Mental Minimalism – Free up Your Mind

There is much talk about Minimalism these days. Tidying up your closets, room, houses,… That is all good and I fully subscribe to it. There is another, even more important area though that is much less talked about: Mental Minimalism.

Mental Minimalism – declutter your thoughts.

Our minds are always busy with seemingly important decisions or worrying about things in the past that we cannot change anymore or possibilities in the future that haven’t happened yet – and might never happen at all. We keep ourselves worrying and spending time and energy over decisions that don’t matter, don’t matter yet, or have already been made and are past.

Fretting about the past and future is a topic in itself. It is said that meditation helps to identify those thoughts and then gently letting them go, once spotted.

Simplify decision making

I want to focus more on decision making and which of those are useful. The short story is, if something is repetitive (what to wear, what to eat for breakfast, whether to go to the gym, when to leave for work,…) you should decide once and then just do it the same time every time.

Reduce decisions wherever you can. Create free space for your mind to focus on the important and unique things you really need to decide.

I reduce decisions wherever I can. I wear the same shirt and jeans (ok, not really the same one, the same style), take the same parking level and spot (even if I have to walk further), and follow the same routine and timing every morning. The idea of a work ‘uniform’ was famously introduced and evangelized by Steve Jobs.

Your personal Go bag

To further that thought, assemble you ‘Go bag’ and stick to it.

Get your base set of things you need, always have them, don’t change them. Refill immediately when you have used up a supply. You might carry a little more than what you need on a given day, but you save yourself the mental energy to decide what’s necessary and what’s not (and the frustration if your decision was wrong).

Don’t make it all the things you could possibly need. Identify the few things you truely need to cover the situations you most likely run into. And then stick to that.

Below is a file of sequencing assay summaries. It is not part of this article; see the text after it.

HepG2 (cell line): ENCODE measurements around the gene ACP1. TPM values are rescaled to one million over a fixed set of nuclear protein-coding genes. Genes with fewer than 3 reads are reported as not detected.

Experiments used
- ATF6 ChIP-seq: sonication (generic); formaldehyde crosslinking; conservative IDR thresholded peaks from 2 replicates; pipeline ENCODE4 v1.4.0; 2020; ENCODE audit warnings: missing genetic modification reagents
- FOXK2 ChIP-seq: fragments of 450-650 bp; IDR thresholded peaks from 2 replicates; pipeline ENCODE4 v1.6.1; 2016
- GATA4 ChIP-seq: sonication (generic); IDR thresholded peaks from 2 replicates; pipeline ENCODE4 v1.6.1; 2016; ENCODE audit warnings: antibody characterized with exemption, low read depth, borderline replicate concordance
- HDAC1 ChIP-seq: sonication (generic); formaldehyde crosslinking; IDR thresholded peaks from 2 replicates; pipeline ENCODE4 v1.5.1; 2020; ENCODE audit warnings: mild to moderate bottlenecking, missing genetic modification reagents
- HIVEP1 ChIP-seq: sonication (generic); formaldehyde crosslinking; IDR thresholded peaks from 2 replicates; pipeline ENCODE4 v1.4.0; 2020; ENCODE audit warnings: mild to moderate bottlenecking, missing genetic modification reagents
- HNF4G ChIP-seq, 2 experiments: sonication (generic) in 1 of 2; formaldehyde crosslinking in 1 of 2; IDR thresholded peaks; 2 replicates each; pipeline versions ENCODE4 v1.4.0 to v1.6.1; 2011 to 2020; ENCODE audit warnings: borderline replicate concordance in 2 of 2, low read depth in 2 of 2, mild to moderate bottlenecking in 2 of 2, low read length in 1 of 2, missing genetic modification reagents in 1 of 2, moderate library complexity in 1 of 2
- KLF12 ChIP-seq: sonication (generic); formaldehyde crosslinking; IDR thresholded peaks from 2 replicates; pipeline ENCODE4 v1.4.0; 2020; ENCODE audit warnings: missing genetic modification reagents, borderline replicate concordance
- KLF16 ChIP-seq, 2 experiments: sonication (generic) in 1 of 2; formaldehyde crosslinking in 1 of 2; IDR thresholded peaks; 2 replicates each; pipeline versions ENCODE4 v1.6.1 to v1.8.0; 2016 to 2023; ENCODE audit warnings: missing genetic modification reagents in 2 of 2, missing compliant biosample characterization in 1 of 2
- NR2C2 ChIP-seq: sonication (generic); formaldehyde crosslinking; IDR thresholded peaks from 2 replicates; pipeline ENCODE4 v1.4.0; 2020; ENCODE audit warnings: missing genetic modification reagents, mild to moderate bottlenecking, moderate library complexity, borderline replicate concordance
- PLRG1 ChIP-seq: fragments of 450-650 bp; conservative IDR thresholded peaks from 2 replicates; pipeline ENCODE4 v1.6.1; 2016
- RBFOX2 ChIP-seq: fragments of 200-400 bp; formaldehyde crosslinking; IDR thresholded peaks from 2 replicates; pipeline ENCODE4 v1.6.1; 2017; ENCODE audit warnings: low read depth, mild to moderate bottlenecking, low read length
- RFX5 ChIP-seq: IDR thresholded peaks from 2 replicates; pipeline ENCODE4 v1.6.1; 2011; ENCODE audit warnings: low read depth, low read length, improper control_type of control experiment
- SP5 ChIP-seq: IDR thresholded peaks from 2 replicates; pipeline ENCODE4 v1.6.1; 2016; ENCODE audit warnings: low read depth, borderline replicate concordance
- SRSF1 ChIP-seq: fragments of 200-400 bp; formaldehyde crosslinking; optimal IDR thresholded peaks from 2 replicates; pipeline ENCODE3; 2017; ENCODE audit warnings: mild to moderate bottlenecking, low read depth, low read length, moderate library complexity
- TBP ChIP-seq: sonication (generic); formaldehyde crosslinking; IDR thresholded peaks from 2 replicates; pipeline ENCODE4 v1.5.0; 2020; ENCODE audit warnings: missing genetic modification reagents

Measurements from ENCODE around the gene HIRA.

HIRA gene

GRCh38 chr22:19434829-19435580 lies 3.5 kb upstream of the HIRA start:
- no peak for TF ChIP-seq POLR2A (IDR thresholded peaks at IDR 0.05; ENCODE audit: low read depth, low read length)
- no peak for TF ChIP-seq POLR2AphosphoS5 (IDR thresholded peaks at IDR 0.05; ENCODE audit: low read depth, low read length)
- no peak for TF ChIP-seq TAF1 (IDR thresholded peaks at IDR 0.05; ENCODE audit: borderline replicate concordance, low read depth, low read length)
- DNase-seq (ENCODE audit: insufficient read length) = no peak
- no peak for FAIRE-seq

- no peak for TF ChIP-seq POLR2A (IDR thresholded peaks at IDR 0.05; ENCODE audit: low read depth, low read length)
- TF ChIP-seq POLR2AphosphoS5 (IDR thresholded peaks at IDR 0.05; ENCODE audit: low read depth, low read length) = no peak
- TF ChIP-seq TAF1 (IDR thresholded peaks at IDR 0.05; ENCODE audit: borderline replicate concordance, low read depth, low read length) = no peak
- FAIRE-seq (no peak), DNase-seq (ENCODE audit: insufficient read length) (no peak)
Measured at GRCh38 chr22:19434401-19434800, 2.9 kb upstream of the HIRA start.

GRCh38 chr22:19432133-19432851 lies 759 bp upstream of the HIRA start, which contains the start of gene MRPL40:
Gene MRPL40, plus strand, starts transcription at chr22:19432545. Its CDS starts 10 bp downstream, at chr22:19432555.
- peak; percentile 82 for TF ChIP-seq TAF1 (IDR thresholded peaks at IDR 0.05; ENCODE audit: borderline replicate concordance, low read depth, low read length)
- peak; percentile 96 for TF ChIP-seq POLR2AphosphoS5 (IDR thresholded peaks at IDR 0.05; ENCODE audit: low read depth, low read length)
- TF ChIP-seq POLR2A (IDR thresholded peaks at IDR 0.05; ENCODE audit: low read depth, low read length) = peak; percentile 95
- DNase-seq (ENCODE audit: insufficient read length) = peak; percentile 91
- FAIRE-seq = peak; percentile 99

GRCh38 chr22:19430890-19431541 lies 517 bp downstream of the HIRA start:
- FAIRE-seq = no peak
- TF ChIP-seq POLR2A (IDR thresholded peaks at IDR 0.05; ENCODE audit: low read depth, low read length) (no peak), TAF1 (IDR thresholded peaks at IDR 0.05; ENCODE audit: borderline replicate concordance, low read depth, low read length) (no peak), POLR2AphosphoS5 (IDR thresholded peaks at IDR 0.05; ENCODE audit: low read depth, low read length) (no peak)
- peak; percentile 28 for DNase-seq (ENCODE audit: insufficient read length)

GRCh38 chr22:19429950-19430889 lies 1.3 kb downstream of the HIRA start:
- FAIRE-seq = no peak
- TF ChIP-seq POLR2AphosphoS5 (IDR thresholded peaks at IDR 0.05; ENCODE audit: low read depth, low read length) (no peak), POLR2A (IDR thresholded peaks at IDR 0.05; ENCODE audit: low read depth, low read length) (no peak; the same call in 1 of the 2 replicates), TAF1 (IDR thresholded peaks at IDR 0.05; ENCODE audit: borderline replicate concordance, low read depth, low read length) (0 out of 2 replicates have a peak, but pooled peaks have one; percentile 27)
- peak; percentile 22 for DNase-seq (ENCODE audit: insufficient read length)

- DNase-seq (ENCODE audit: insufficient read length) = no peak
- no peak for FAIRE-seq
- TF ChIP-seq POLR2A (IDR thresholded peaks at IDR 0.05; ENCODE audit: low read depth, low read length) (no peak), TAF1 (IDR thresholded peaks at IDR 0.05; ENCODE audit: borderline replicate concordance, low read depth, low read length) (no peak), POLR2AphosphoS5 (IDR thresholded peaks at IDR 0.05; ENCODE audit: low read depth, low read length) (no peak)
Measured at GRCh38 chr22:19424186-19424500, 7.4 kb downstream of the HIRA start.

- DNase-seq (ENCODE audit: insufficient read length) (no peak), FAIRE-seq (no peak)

A Go bag works for your day job, for your weekend pack, or even the set of things you need for a multi-week camping vacation in your trailer – which is where we are right now.

Know what you need. Refine that list, remove things if you didn’t actually use them for a while.

With my work Go bag, I can go on a moment’s notice anywhere and have everthing I need to be productive. To simplify further for my daily routing, I pack all the clothes I need for the coming week within 5mins on Sunday evening. And I if need I can go on a weeklong business trip without changing anything.

Building repeatable routines is cheap, making decisions is exepensive on your brain, mental power and ultimately your time. Be frugal with your brain power!

Digital Detox

We are out on our summer trip, road-tripping with our trailer and camping out in National Parks throughout the West, and life is good. Really good!

I was reflecting a little bit on what is different, what makes this feel so much different from the daily routines we are in.

There are several things. Obviously we don’t have to work or tend to our Honey-Do lists. We are a little further away from our worries, which helps us let go of them a little more often. We are forced back to a simpler lifestyle – camping and making do with fewer things – which usually makes us happier than juggling our possessions and toys.

There are many reasons and I could go on with my (longer) list. However, I think a big one is also to disconnect. We made it a point to disconnect digitally. To focus on the here and now, and not the far away, somewhere in our ‘social’ networks, or even worse in politics (official and personal).

Being in a National Park of course helps with that. There is only one spot that has the resemblance of connectivity and you actually have to drive there, limiting it to a quick sync once a day (if you’re lucky).

There are no annoying emails, no Facebook posts that you need to keep up with, no LinkedIn, no politicking in the neighborhood, no politics, no campaigning, no news, no disasters that quite frankly are usually too far away for us to care anyway.

Instead we enjoy nature. We play with the kids, we explore. We lay low in the afternoons after exciting and busy mornings and just enjoy life. We have camp chores, but they are just a part of the natural rhythm and don’t feel forced upon or draining.

It is bliss and peace. It is being in the real world, rather than the digital. It is being in the here and now.

I made a resolution for myself, to put in a digital detox day once a week when we’re back home to preserve and recreate this feeling in ‘normal’ life. I will also try to squeeze in at least half a day of ‘do nothing’ once a week. Bring your vacation insights back into ‘normal’ life and make them return further dividends!